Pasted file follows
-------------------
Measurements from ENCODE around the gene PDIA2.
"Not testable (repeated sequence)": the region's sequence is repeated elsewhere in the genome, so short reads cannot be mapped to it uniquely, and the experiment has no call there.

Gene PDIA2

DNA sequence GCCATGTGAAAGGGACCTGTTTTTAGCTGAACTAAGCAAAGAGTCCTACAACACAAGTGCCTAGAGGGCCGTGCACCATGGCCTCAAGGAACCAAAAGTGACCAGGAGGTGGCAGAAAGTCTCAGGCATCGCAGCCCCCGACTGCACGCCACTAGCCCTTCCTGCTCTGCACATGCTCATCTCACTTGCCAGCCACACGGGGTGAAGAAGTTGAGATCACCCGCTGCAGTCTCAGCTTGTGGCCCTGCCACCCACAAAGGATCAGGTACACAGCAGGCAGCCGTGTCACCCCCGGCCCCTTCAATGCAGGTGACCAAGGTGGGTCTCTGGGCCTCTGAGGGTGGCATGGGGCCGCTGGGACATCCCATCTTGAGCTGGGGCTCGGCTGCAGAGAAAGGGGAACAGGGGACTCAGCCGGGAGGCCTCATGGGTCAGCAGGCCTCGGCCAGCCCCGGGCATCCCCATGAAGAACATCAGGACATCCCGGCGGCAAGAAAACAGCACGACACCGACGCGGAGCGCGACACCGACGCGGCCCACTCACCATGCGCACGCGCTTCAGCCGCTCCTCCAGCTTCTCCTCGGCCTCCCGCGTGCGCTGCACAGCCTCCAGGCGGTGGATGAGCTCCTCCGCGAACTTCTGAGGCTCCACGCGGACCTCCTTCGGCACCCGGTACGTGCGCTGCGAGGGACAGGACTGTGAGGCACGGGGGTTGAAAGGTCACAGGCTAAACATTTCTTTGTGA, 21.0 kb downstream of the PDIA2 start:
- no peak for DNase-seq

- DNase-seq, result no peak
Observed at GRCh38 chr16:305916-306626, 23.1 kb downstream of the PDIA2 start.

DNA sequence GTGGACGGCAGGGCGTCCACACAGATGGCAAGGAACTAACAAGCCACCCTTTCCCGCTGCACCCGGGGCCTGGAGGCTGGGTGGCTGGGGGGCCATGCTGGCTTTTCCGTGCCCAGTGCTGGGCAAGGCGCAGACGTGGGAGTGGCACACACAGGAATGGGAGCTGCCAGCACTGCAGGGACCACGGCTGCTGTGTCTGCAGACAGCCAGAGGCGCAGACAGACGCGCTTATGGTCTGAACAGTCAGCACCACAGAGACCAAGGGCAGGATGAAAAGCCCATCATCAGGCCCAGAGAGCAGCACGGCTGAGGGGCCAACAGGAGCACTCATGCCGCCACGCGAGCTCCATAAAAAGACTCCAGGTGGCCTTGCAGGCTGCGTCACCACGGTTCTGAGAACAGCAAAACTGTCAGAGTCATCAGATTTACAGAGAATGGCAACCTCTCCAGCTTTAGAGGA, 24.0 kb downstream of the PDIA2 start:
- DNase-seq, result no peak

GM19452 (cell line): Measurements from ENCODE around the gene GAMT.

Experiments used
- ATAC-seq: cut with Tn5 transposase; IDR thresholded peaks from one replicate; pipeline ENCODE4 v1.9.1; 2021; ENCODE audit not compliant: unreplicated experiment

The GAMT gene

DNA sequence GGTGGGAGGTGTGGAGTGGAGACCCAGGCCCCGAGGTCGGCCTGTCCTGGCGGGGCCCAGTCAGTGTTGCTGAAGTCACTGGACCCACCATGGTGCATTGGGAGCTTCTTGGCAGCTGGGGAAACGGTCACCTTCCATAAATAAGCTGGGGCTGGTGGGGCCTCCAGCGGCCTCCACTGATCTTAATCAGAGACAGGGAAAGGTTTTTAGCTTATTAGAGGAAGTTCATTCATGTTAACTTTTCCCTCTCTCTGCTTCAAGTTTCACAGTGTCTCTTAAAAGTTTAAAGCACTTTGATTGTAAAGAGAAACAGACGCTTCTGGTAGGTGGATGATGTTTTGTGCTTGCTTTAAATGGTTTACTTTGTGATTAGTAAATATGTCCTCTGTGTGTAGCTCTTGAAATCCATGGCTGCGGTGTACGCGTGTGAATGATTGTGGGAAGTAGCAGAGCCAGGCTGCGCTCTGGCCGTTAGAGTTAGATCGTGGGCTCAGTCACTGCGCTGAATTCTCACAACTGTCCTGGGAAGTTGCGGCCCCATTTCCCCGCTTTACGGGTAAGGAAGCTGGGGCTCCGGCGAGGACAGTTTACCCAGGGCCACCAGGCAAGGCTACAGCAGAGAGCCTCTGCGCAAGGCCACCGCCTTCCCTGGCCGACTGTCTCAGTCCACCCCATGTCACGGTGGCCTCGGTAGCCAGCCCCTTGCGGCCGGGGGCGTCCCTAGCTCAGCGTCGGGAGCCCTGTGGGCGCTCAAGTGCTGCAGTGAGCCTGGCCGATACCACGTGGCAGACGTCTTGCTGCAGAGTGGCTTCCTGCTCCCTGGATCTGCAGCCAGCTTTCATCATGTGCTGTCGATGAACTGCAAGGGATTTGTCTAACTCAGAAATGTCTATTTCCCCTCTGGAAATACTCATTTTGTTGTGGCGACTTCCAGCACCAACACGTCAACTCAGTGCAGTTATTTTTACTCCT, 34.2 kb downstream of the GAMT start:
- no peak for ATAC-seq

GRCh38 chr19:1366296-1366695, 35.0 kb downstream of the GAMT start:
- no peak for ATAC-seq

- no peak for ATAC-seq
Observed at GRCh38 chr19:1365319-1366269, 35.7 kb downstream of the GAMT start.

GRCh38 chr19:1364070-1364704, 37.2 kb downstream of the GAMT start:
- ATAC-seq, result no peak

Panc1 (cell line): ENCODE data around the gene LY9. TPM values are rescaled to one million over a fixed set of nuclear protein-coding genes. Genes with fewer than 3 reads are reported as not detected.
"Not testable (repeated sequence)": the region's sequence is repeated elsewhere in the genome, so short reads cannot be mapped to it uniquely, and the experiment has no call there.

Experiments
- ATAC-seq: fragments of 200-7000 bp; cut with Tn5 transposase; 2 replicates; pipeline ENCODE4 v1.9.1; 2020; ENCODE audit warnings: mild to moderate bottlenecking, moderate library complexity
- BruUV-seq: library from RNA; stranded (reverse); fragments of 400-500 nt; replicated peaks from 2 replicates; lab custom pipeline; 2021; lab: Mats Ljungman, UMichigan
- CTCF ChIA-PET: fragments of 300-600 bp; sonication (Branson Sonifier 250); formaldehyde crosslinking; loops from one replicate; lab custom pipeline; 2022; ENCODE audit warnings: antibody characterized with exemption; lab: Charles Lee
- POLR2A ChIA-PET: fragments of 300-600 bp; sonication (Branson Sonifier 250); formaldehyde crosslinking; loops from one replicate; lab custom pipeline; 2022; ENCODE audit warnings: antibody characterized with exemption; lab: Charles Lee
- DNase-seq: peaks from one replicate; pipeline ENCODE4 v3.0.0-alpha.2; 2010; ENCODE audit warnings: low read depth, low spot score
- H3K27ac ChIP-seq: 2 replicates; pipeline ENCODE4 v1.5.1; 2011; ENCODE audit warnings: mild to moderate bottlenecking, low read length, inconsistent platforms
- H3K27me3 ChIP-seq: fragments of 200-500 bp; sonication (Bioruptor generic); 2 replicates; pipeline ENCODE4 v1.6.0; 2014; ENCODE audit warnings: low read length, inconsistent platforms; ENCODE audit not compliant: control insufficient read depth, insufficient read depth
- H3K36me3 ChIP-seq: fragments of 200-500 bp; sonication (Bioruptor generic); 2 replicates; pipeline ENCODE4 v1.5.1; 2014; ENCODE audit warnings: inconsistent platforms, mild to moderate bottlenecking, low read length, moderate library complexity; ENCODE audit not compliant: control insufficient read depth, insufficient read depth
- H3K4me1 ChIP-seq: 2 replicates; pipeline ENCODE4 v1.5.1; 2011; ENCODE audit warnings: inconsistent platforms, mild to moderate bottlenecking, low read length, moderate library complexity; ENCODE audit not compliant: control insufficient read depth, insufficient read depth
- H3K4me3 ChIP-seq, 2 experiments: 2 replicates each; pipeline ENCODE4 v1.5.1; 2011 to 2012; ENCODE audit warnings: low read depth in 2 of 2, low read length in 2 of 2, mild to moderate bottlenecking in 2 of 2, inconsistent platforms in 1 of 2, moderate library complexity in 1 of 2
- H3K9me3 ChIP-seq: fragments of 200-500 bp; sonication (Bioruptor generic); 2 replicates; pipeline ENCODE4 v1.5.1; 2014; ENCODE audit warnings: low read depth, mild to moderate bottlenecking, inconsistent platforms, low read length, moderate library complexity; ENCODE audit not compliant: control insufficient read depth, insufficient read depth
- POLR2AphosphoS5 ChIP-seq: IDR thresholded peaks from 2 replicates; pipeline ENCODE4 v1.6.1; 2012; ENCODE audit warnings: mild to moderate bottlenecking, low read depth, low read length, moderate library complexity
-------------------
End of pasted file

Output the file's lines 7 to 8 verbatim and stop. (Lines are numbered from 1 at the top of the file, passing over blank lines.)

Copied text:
Observed at GRCh38 chr16:305916-306626, 23.1 kb downstream of the PDIA2 start.

DNA sequence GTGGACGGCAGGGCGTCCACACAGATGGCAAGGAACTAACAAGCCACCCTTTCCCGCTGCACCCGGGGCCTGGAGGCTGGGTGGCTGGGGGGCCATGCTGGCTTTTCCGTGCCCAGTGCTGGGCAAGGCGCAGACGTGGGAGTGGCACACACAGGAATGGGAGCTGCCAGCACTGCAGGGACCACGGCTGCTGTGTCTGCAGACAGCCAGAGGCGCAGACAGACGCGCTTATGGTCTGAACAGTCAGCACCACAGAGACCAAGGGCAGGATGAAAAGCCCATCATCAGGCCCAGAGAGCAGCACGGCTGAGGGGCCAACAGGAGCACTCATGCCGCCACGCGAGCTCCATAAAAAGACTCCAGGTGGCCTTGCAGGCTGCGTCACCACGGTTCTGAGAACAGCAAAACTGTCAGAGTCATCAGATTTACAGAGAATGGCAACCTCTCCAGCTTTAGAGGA, 24.0 kb downstream of the PDIA2 start: